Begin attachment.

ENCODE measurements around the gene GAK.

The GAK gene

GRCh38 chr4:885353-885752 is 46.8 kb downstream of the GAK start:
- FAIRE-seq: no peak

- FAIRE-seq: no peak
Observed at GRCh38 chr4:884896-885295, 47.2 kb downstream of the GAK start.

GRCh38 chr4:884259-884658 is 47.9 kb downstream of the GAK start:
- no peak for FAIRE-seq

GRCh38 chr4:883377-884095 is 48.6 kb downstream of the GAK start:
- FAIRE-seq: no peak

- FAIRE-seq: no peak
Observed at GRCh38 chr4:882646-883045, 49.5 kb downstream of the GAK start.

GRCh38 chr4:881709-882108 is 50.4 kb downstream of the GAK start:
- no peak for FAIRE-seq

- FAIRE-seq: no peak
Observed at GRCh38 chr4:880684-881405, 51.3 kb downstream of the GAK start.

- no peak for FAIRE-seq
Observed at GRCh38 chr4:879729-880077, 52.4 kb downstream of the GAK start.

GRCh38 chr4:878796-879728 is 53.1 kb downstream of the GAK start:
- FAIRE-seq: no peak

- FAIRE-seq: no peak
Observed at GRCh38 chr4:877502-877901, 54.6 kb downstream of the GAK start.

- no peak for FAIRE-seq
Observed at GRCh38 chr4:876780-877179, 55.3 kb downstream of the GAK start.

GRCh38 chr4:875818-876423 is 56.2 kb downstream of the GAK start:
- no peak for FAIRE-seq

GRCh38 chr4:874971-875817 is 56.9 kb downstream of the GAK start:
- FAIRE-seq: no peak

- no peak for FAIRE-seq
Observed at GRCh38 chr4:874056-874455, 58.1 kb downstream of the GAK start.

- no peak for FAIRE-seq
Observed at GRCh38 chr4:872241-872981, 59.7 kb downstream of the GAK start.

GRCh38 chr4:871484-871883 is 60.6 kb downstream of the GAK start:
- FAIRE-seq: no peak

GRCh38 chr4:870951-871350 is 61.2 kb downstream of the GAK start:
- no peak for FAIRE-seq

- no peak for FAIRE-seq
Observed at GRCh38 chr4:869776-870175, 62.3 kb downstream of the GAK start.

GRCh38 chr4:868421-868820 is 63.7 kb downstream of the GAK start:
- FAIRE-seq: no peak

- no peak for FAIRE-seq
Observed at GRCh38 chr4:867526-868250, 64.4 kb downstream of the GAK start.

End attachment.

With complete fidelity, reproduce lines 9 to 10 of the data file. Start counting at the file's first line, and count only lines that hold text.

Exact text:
GRCh38 chr4:883377-884095 is 48.6 kb downstream of the GAK start:
- FAIRE-seq: no peak